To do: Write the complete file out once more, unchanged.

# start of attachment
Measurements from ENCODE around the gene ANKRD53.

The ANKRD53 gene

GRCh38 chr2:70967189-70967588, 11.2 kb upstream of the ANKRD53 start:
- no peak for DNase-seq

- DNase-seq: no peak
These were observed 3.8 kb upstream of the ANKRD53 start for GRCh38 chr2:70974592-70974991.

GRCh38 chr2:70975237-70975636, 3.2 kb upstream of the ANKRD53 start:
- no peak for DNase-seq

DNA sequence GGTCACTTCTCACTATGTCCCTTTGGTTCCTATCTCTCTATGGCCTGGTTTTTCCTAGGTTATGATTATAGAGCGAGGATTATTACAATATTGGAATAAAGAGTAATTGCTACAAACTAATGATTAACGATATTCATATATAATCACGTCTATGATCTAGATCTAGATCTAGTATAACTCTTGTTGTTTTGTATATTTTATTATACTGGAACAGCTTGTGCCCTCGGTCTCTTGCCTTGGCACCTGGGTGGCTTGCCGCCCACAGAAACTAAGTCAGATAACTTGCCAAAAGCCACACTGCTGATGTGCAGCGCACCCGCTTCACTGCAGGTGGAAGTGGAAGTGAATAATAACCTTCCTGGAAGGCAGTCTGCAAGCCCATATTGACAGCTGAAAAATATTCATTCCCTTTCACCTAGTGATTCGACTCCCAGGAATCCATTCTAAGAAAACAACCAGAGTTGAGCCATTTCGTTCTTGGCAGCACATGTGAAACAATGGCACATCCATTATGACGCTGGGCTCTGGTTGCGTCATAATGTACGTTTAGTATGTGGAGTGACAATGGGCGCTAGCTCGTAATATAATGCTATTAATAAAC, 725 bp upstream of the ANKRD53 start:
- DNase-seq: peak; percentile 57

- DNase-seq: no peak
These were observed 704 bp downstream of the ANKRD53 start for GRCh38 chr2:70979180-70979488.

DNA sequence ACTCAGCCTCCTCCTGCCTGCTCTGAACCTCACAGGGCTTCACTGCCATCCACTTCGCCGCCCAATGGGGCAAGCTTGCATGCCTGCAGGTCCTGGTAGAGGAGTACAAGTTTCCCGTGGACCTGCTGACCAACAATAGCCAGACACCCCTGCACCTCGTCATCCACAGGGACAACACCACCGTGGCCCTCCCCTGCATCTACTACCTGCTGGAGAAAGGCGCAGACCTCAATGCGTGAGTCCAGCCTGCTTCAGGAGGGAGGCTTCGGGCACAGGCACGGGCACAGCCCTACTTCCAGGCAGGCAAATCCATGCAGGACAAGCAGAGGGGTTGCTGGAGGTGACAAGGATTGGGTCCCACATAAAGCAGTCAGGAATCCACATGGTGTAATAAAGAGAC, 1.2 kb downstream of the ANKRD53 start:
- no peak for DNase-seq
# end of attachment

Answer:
Measurements from ENCODE around the gene ANKRD53.

The ANKRD53 gene

GRCh38 chr2:70967189-70967588, 11.2 kb upstream of the ANKRD53 start:
- no peak for DNase-seq

- DNase-seq: no peak
These were observed 3.8 kb upstream of the ANKRD53 start for GRCh38 chr2:70974592-70974991.

GRCh38 chr2:70975237-70975636, 3.2 kb upstream of the ANKRD53 start:
- no peak for DNase-seq

DNA sequence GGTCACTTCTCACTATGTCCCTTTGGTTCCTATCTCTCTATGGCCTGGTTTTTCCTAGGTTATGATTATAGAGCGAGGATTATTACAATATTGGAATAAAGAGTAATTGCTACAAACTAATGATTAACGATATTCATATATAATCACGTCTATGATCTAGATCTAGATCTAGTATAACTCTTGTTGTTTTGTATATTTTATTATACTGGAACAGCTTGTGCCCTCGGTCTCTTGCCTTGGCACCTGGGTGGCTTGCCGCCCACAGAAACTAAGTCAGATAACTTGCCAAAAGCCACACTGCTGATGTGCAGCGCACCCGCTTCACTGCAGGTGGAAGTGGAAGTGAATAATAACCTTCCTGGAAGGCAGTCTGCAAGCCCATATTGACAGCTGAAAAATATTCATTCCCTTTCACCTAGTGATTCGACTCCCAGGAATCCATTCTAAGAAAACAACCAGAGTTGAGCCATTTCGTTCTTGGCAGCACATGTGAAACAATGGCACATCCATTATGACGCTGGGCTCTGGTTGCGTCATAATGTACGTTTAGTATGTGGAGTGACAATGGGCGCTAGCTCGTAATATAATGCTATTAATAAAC, 725 bp upstream of the ANKRD53 start:
- DNase-seq: peak; percentile 57

- DNase-seq: no peak
These were observed 704 bp downstream of the ANKRD53 start for GRCh38 chr2:70979180-70979488.

DNA sequence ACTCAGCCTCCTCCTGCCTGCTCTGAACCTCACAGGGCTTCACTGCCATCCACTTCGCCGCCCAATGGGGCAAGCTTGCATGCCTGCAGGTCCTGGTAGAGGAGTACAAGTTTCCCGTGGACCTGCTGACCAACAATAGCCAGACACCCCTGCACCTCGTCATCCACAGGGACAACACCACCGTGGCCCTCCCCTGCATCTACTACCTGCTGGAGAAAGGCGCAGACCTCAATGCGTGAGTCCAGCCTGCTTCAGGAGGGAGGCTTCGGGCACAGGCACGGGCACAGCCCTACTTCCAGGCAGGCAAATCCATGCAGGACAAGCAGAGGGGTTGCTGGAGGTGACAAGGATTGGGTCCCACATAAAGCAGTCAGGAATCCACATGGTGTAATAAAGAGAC, 1.2 kb downstream of the ANKRD53 start:
- no peak for DNase-seq